Throttle response/modulation of naturally aspirated motors is also better than forced induction.
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      02-16-2011, 07:46 PM   #6
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We have two strikes above.

Torque to the wheels rather than at the crank is what is vastly more important than torque at the crank. As it turns our peak hp is typically a way to account for the large torque multiplication provided by gearing that high revving cars typically have.

"Powerband" and area under the curve are in no way specific to to NA engines.


In short here are some of the basics:

NA

+'s

-Can achieve a very flat and broad torque curve which in turn provides flexible engine that feels very smooth in acceleration.
-NA has better throttle response than turbo, the benefits there are feel, performance and ease of modulation of traction (strip or track)
-A more simple engine system compared to turbo or supercharger

-'s:

-Fuel economy for a high revving/high performance NA engine (like the M3) is typically poor


Turbo:

+'s

-Achieves high power for a given displacement
-As a consequence of the typically gets better mpg for the same power level
-Great aftermarket tuning possibilities

-'s

-Throttle response is always slower due to turbo spooling/inertia ("lag" or "tubro lag")
-Complexity of a turbo system
-Concentrated thermal loading
-Current technology limits redline (this is mostly about the racy sound and feel of a high revving NA engine)
-Durability of turbo unit itself (the turbo often doesn't last as long as the engine itself)
-Complex lubrication systems


Supercharging:

+'s

-Great power gains at a given displacement
-Does not contribute to any throttle lag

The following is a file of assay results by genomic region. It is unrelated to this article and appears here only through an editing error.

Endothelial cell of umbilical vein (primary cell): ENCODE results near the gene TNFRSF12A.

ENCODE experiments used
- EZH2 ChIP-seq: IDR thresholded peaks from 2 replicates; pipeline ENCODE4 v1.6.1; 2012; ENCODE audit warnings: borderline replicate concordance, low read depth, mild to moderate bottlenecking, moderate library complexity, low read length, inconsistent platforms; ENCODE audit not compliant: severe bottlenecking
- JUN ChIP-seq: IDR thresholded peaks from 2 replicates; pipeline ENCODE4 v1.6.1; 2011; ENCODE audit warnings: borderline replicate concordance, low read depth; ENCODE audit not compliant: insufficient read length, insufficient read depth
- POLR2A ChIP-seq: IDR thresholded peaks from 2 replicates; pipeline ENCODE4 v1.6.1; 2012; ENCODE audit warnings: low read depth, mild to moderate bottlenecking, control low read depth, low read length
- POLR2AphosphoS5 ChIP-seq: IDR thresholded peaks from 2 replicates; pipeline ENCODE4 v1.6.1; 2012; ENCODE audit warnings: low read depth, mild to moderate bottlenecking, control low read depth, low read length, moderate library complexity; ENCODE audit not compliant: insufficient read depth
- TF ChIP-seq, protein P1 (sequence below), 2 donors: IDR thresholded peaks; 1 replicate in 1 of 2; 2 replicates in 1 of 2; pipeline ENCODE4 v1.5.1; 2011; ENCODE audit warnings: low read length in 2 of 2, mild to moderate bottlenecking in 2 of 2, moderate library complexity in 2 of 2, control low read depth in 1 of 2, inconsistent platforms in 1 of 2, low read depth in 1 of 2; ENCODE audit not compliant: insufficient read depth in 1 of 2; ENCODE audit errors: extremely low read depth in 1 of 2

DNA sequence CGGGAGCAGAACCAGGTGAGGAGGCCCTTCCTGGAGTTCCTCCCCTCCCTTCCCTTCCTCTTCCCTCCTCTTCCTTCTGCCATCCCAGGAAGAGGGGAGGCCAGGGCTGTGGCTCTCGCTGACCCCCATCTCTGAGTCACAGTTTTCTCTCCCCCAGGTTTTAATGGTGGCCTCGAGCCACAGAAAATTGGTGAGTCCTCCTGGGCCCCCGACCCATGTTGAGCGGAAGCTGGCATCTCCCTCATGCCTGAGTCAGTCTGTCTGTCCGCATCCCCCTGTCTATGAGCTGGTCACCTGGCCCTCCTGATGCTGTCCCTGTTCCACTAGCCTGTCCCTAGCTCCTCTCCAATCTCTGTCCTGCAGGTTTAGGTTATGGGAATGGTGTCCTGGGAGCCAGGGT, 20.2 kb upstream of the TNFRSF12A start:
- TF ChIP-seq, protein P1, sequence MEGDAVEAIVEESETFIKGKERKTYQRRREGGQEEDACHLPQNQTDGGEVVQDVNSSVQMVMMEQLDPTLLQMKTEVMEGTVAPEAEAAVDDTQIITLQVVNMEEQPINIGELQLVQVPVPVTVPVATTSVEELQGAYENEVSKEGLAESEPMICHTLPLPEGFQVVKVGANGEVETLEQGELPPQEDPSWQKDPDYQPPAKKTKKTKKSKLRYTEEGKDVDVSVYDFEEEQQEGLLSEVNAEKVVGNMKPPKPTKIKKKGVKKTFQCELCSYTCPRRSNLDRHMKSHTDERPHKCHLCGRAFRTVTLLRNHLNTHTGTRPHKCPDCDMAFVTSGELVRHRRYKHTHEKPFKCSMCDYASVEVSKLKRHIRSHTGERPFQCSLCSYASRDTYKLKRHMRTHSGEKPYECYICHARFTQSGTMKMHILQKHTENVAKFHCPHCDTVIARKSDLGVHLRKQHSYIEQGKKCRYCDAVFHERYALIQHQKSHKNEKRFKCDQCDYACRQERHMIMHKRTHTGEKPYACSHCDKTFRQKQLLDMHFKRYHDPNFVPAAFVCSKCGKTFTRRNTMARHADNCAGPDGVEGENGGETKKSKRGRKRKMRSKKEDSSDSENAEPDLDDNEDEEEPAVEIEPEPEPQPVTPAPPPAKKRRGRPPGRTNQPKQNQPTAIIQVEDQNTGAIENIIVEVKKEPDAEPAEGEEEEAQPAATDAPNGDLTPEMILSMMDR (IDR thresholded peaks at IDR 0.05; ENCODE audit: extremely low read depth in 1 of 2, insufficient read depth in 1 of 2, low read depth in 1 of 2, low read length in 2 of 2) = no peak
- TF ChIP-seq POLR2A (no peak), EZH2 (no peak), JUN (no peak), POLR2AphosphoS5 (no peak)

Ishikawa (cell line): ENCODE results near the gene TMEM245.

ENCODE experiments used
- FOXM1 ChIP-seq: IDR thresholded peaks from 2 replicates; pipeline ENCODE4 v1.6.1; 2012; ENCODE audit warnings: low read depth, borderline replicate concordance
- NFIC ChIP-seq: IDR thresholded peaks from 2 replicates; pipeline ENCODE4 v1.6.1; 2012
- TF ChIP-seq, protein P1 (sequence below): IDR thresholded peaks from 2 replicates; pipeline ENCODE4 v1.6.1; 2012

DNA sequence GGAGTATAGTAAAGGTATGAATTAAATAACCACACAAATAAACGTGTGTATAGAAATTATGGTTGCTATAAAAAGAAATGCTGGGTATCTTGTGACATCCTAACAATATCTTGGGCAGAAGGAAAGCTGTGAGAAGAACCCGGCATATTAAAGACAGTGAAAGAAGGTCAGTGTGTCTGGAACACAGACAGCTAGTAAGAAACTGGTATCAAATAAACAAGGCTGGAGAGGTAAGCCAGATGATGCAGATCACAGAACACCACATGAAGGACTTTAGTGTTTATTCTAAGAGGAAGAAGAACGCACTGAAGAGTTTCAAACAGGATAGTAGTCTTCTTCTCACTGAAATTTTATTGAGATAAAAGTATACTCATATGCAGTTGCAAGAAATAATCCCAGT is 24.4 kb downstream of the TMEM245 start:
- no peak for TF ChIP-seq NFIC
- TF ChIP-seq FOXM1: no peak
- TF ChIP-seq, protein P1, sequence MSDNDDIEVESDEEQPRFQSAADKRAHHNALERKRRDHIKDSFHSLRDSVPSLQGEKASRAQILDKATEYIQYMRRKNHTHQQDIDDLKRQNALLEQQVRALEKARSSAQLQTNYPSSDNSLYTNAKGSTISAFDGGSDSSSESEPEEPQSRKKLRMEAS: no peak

-Preserves the basic torque/power curves of the base engine (if supercharger is aftermarket)
-Simpler lubrication compared to turbo
-Little to no thermal issues compared to turbo

-'s

-Poor fuel economy compared to turbo as supercharger is basically always running
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      02-16-2011, 08:04 PM   #7
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Often in production cars the weight of a FI system will be offset by a physically smaller (and therefore lighter) engine... but if you're talking in terms of aftermarket FI you're adding significant weight close to the polar extremes of the car, in addition to the increased heating the system adds.

The only definite positives to an NA engine is the smooth and progressive powerband, if you're starting an FI design from scratch you can design to account for everything else (weight gain, increased thermal stress, complexity etc.)

In reality from a purely logical point of view turbo motors are far superior to NA, especially considering the recent and rapid development of modern hardware & software and move to DCT & automatic gearboxes which dramatically reduce lag.
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      02-16-2011, 08:04 PM   #8
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Nice summation Swamp!
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      02-16-2011, 08:15 PM   #9